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International Child Custody: how the Hague Convention protects your custody rights

What if after your divorce, or during a separation, your ex threatens to move the children to another country? You worry if you will ever see your children again, and wonder what rights you have to keep your children closer to you. Even if your ex has physical custody, if you have joint legal custody, both parents need to agree on whether to move the child to another country for one parent to be able to legally take the child. Legal custody grants you the right to decide the child's place of residence. If there is a dispute about moving the child to another country, a court can hear and settle the dispute.

Without permission from the court or permission from any parent who has legal custody, fleeing with your child to another country is considered child abduction under legal terms. The Hague Convention on the Civil Aspects of International Child Abduction is an international treaty that helps return the child to the country he or she habitually lived in if one parent takes the child out of the country in violation of their custody rights, or without the consent of a custodial parent. It's called the Hague Convention for short. Custody rights include both physical custody and rights to visitation or parenting time with the child. Parental child abduction is a crime under state and federal laws.

Which countries are members of the Hague Convention?

Countries across the world agreed to the Hague Convention to protect children internationally from being harmed by a wrongful move to a different country, and to secure parental rights around custody. There are 81 members of the treaty - 80 countries and one regional economic integration organization. Countries that participate in the Hague Convention include:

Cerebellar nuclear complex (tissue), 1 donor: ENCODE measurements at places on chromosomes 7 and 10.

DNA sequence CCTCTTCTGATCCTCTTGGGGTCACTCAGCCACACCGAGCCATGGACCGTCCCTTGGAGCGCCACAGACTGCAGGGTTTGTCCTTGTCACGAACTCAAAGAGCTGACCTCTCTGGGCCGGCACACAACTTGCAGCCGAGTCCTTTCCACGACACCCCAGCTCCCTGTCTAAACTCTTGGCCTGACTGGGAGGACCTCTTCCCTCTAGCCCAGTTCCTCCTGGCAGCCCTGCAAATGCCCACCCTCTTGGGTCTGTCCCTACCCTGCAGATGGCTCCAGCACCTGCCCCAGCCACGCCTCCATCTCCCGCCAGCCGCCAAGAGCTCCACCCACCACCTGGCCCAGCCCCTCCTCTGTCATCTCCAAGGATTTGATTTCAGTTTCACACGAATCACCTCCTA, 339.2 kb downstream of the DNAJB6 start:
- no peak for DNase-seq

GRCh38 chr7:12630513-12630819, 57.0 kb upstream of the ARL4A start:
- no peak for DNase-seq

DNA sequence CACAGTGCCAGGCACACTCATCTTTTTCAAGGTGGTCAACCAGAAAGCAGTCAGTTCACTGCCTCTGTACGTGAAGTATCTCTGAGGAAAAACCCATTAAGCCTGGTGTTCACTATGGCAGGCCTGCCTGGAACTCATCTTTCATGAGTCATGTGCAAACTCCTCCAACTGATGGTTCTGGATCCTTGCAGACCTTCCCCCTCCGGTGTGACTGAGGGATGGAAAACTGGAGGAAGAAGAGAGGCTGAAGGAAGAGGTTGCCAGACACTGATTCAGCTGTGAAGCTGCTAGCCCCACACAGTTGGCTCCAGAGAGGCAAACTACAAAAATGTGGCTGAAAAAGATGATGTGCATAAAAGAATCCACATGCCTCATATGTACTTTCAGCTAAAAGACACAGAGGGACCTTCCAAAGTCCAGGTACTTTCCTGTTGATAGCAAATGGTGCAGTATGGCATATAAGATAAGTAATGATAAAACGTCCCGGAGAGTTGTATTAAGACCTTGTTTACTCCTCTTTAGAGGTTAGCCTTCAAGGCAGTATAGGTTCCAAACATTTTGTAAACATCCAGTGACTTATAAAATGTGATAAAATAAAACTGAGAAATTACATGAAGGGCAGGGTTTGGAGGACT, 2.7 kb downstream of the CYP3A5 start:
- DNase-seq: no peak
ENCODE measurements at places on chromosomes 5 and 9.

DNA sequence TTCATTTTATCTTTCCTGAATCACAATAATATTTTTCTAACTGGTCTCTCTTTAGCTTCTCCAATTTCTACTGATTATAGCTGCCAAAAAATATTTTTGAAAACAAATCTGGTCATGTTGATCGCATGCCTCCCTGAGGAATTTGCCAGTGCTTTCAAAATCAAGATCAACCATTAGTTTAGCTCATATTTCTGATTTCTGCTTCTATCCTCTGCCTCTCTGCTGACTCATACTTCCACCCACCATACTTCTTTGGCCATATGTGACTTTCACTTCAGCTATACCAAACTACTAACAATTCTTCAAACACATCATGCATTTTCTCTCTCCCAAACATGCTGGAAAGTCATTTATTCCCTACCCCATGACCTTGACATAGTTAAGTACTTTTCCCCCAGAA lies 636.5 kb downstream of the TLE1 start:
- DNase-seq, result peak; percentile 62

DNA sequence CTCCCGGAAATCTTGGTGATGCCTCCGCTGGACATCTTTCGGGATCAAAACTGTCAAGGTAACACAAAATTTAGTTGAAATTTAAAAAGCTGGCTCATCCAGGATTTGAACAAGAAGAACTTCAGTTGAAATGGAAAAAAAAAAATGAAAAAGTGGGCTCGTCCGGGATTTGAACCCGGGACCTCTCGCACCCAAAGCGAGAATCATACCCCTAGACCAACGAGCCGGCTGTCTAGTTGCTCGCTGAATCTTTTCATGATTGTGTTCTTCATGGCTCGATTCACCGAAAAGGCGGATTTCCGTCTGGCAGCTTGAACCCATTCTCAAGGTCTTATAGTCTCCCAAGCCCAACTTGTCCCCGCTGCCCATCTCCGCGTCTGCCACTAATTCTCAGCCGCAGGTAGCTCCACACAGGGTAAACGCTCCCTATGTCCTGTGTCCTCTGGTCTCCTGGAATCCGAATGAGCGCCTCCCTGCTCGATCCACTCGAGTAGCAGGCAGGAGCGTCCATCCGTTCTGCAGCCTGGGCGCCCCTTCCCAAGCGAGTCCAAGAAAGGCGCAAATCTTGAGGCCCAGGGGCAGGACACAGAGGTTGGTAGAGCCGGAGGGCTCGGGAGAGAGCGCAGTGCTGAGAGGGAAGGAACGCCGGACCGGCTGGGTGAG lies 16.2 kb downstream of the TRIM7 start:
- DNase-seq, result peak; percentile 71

• Almost all European countries, including some of the former Soviet and Yugoslav republics
  • A few countries in Africa
  • A few countries in South America
  • The pro-western margins of the Middle East

A full list of countries that are members of the treaty can be found here.

How does the Hague Convention work?

The convention provides a way and specific procedure to arrange for the immediate return of the children who are taken from their country of "habitual residence" if they were taken in violation of custody rights. This allows children to be returned without having to go to court in that country to obtain custody rights within that country to bring your child back home. However, if that country did not sign the Hague Convention, matters may be more complicated. In both cases, a family law attorney that is skilled in the area of international child custody can help you exercise your custody rights and bring your child back home.

Who does the Hague Convention apply to?

The Hague Convention applies to children under the age of 16 who were wrongfully removed from their country of residence. A petition is typically filed to return them to their home country. However, if they were abducted more than a year before the petition was filed, the parent who moved the child to the new country can try to prove that the child or children should not be returned home because they are now settled in their new environment. A parent can also keep the child in the new country if they can prove that bringing them home presents a "grave risk" that would result in physical or psychological harm to the child.

Because one country may not recognize child custody arrangements made in another country, the Hague Convention provides a solution to a potentially complex problem. A family law attorney with experience in this area is crucial in defending your parental rights in international child custody disputes. An attorney can also help make international custody arrangements possible, so that both parents are able to be involved in the child's life, even across international borders.

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Jamie Graham & Associates, PLLC
310 South St. Mary's Street Suite 2500
San Antonio, TX 78205

Phone: 210-764-3468
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